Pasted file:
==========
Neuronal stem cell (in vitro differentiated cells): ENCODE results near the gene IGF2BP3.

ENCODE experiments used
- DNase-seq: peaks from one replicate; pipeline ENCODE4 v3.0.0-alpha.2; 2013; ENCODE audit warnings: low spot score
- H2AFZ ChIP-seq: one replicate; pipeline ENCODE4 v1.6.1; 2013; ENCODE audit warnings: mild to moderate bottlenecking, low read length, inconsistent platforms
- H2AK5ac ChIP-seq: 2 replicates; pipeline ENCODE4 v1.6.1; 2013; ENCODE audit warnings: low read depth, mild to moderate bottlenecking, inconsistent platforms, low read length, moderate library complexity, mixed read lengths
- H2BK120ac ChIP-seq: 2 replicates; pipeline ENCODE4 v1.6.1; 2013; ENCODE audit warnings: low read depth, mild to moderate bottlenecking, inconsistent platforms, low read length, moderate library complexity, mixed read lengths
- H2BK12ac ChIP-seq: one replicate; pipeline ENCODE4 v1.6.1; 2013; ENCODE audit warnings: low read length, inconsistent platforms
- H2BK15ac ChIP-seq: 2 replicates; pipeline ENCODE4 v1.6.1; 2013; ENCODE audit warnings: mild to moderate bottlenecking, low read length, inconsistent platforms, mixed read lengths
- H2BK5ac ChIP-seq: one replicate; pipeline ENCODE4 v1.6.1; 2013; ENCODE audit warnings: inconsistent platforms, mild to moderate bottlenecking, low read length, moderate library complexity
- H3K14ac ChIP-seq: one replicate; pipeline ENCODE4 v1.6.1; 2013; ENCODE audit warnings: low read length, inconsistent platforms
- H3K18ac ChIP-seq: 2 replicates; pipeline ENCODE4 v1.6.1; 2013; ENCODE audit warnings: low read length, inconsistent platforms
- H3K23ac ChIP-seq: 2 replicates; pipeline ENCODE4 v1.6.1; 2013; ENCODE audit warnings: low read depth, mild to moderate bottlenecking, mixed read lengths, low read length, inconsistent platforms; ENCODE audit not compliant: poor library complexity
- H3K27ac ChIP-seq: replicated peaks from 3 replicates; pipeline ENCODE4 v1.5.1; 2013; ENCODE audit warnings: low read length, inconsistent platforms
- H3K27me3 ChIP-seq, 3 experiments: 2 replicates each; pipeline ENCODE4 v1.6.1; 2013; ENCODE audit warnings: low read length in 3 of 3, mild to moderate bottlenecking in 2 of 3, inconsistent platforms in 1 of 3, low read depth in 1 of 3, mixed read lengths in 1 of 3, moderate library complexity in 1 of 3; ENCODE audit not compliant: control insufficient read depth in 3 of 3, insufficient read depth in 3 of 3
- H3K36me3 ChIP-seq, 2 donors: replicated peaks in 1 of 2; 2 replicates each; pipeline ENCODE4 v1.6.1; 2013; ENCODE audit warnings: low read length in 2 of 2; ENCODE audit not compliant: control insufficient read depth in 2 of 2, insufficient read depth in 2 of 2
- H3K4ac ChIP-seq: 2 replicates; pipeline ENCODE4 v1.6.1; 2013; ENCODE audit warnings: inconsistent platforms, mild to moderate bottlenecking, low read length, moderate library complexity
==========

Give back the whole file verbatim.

Neuronal stem cell (in vitro differentiated cells): ENCODE results near the gene IGF2BP3.

ENCODE experiments used
- DNase-seq: peaks from one replicate; pipeline ENCODE4 v3.0.0-alpha.2; 2013; ENCODE audit warnings: low spot score
- H2AFZ ChIP-seq: one replicate; pipeline ENCODE4 v1.6.1; 2013; ENCODE audit warnings: mild to moderate bottlenecking, low read length, inconsistent platforms
- H2AK5ac ChIP-seq: 2 replicates; pipeline ENCODE4 v1.6.1; 2013; ENCODE audit warnings: low read depth, mild to moderate bottlenecking, inconsistent platforms, low read length, moderate library complexity, mixed read lengths
- H2BK120ac ChIP-seq: 2 replicates; pipeline ENCODE4 v1.6.1; 2013; ENCODE audit warnings: low read depth, mild to moderate bottlenecking, inconsistent platforms, low read length, moderate library complexity, mixed read lengths
- H2BK12ac ChIP-seq: one replicate; pipeline ENCODE4 v1.6.1; 2013; ENCODE audit warnings: low read length, inconsistent platforms
- H2BK15ac ChIP-seq: 2 replicates; pipeline ENCODE4 v1.6.1; 2013; ENCODE audit warnings: mild to moderate bottlenecking, low read length, inconsistent platforms, mixed read lengths
- H2BK5ac ChIP-seq: one replicate; pipeline ENCODE4 v1.6.1; 2013; ENCODE audit warnings: inconsistent platforms, mild to moderate bottlenecking, low read length, moderate library complexity
- H3K14ac ChIP-seq: one replicate; pipeline ENCODE4 v1.6.1; 2013; ENCODE audit warnings: low read length, inconsistent platforms
- H3K18ac ChIP-seq: 2 replicates; pipeline ENCODE4 v1.6.1; 2013; ENCODE audit warnings: low read length, inconsistent platforms
- H3K23ac ChIP-seq: 2 replicates; pipeline ENCODE4 v1.6.1; 2013; ENCODE audit warnings: low read depth, mild to moderate bottlenecking, mixed read lengths, low read length, inconsistent platforms; ENCODE audit not compliant: poor library complexity
- H3K27ac ChIP-seq: replicated peaks from 3 replicates; pipeline ENCODE4 v1.5.1; 2013; ENCODE audit warnings: low read length, inconsistent platforms
- H3K27me3 ChIP-seq, 3 experiments: 2 replicates each; pipeline ENCODE4 v1.6.1; 2013; ENCODE audit warnings: low read length in 3 of 3, mild to moderate bottlenecking in 2 of 3, inconsistent platforms in 1 of 3, low read depth in 1 of 3, mixed read lengths in 1 of 3, moderate library complexity in 1 of 3; ENCODE audit not compliant: control insufficient read depth in 3 of 3, insufficient read depth in 3 of 3
- H3K36me3 ChIP-seq, 2 donors: replicated peaks in 1 of 2; 2 replicates each; pipeline ENCODE4 v1.6.1; 2013; ENCODE audit warnings: low read length in 2 of 2; ENCODE audit not compliant: control insufficient read depth in 2 of 2, insufficient read depth in 2 of 2
- H3K4ac ChIP-seq: 2 replicates; pipeline ENCODE4 v1.6.1; 2013; ENCODE audit warnings: inconsistent platforms, mild to moderate bottlenecking, low read length, moderate library complexity